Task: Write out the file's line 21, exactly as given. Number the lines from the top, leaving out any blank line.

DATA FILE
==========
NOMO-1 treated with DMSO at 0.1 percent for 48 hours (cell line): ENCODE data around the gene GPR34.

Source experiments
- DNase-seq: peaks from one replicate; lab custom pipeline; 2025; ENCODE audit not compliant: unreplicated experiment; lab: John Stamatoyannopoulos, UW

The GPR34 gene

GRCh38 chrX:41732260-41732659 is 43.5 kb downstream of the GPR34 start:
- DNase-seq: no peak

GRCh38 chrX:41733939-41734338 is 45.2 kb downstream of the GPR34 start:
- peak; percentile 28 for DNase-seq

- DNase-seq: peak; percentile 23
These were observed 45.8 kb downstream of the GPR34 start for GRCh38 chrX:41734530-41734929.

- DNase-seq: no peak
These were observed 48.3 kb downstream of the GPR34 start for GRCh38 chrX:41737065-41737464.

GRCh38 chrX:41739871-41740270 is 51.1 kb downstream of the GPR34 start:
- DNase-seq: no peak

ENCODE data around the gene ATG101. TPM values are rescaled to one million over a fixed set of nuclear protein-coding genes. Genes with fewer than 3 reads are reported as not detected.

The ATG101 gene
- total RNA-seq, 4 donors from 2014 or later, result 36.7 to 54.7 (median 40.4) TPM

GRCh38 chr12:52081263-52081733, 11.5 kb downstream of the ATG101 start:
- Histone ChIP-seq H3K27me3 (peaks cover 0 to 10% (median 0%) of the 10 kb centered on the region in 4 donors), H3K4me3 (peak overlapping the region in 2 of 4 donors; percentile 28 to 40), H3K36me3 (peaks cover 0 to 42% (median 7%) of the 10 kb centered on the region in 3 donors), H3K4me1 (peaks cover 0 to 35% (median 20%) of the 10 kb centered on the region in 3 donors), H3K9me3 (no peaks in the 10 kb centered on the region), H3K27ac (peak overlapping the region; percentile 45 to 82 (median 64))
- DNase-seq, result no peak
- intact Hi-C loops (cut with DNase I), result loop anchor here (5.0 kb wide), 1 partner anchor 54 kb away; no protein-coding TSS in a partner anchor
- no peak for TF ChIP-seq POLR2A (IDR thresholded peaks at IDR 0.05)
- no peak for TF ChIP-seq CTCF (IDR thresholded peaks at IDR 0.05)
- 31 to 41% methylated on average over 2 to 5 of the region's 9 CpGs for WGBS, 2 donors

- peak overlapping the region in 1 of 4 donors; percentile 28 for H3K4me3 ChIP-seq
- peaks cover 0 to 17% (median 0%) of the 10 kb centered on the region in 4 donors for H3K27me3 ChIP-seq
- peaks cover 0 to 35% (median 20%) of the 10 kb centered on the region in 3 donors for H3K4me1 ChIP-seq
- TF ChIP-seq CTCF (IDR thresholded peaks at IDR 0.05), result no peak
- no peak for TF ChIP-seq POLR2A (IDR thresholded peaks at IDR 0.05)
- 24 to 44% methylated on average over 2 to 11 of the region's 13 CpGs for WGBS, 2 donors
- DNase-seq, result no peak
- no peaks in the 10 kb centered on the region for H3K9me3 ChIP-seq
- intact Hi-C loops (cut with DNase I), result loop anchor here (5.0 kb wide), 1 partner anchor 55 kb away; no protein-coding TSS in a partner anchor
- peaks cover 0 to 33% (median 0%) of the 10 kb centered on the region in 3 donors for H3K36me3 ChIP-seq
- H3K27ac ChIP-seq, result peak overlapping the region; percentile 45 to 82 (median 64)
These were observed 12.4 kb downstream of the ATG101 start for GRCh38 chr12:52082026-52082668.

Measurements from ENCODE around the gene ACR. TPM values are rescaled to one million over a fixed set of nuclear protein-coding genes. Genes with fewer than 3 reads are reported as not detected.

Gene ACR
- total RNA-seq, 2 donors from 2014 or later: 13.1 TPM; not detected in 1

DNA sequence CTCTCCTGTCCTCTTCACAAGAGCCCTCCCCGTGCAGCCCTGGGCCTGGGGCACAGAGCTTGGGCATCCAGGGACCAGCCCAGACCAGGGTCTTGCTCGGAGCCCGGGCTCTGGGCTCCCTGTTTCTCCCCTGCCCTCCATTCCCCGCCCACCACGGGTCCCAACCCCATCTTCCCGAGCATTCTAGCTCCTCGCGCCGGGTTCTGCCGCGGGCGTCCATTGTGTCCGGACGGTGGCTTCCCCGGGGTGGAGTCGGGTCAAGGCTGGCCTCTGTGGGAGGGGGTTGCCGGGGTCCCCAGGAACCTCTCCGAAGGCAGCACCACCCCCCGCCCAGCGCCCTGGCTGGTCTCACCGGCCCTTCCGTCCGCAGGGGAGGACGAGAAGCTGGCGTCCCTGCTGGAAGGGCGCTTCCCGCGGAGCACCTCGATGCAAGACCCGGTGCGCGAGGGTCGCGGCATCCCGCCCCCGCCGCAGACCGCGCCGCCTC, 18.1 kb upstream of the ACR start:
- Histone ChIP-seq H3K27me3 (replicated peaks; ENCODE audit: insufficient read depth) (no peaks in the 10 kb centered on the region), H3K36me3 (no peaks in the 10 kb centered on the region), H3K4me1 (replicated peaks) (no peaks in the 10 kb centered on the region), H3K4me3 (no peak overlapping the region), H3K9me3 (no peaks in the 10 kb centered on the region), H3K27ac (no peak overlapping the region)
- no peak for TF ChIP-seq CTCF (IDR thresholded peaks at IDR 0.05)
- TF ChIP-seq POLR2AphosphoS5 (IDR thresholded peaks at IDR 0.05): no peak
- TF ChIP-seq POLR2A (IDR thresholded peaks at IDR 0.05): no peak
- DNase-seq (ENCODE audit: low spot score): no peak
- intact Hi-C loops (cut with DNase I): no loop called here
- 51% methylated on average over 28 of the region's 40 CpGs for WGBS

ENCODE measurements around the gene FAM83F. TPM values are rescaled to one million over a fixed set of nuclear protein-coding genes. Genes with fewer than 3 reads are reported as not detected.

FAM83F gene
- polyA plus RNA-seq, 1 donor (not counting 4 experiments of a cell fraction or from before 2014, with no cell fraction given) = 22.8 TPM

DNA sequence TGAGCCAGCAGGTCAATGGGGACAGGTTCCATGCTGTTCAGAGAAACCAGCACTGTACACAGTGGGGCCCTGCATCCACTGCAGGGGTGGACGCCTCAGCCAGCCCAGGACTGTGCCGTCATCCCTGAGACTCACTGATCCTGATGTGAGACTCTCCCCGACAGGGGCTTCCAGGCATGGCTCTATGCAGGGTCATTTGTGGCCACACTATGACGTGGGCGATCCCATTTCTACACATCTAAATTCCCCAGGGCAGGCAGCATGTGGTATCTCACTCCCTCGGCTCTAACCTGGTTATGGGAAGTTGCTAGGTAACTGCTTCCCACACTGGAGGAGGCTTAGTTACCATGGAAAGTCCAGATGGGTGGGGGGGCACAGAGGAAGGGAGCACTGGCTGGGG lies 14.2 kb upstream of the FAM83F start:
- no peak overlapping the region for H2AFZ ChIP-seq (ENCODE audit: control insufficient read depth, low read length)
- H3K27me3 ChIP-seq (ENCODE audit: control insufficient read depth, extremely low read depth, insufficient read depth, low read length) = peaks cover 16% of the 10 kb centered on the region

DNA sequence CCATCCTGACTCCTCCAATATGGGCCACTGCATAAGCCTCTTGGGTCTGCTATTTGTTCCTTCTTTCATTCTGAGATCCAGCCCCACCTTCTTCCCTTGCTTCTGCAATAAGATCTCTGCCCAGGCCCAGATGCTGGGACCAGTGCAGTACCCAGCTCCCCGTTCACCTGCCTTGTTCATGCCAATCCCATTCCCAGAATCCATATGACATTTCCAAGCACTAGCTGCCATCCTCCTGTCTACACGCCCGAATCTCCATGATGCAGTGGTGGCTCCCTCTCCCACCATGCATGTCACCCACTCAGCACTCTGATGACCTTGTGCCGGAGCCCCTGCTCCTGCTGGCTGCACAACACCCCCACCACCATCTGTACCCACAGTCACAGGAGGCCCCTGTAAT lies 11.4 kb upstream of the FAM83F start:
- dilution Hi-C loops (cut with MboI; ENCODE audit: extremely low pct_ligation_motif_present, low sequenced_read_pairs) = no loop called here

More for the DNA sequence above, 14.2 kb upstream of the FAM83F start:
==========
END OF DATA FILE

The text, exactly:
- intact Hi-C loops (cut with DNase I), result loop anchor here (5.0 kb wide), 1 partner anchor 54 kb away; no protein-coding TSS in a partner anchor